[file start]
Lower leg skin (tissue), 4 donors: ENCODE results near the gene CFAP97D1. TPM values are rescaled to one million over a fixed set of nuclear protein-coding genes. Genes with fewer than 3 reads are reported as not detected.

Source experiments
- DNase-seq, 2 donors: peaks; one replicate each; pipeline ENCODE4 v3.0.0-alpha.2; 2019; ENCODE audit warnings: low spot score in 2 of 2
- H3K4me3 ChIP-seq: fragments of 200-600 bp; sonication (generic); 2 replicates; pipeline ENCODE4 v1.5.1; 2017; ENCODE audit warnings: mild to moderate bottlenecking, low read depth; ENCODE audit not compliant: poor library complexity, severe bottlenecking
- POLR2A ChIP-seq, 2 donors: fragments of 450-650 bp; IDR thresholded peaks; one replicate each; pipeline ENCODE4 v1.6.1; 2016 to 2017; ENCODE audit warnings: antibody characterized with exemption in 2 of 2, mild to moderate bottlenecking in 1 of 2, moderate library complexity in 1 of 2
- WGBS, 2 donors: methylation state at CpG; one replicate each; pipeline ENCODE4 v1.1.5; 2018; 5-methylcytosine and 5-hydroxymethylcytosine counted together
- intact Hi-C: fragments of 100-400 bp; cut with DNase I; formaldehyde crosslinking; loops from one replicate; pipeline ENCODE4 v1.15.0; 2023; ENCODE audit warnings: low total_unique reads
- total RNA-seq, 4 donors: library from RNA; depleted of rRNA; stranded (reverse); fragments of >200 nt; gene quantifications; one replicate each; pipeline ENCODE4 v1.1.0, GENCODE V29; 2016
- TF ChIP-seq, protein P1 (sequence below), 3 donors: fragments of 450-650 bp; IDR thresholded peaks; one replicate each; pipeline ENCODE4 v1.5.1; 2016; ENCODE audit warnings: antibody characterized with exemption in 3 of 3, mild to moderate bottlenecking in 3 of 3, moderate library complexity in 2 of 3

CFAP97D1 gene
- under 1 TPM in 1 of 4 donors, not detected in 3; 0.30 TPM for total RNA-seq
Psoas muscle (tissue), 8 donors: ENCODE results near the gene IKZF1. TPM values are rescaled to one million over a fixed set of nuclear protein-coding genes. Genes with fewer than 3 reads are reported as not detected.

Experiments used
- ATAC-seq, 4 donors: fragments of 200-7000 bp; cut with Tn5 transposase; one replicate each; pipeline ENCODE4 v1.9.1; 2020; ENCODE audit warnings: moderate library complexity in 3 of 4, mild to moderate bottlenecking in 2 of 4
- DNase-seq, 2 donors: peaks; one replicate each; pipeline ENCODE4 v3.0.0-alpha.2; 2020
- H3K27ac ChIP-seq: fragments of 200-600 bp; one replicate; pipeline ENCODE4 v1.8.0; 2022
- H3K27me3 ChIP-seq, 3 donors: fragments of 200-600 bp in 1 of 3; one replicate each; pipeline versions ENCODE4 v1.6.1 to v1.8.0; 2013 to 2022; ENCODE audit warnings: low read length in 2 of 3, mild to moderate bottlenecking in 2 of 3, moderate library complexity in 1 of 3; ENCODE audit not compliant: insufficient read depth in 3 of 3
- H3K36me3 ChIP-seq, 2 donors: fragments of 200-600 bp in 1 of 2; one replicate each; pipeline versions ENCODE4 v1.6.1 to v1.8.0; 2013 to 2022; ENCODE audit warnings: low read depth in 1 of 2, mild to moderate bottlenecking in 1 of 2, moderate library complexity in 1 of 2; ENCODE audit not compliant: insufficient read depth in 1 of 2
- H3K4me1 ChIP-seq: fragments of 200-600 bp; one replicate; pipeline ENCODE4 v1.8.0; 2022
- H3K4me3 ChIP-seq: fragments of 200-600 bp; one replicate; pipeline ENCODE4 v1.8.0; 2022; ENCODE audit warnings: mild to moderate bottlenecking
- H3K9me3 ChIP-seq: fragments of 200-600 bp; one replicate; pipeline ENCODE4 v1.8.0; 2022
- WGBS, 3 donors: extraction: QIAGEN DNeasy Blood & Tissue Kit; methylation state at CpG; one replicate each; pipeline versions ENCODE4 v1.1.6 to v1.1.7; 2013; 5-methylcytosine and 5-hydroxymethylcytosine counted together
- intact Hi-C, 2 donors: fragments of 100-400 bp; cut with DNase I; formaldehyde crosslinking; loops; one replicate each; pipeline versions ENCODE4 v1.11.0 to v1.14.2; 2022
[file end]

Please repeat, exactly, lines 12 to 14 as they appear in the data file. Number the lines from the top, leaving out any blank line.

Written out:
Psoas muscle (tissue), 8 donors: ENCODE results near the gene IKZF1. TPM values are rescaled to one million over a fixed set of nuclear protein-coding genes. Genes with fewer than 3 reads are reported as not detected.

Experiments used
- ATAC-seq, 4 donors: fragments of 200-7000 bp; cut with Tn5 transposase; one replicate each; pipeline ENCODE4 v1.9.1; 2020; ENCODE audit warnings: moderate library complexity in 3 of 4, mild to moderate bottlenecking in 2 of 4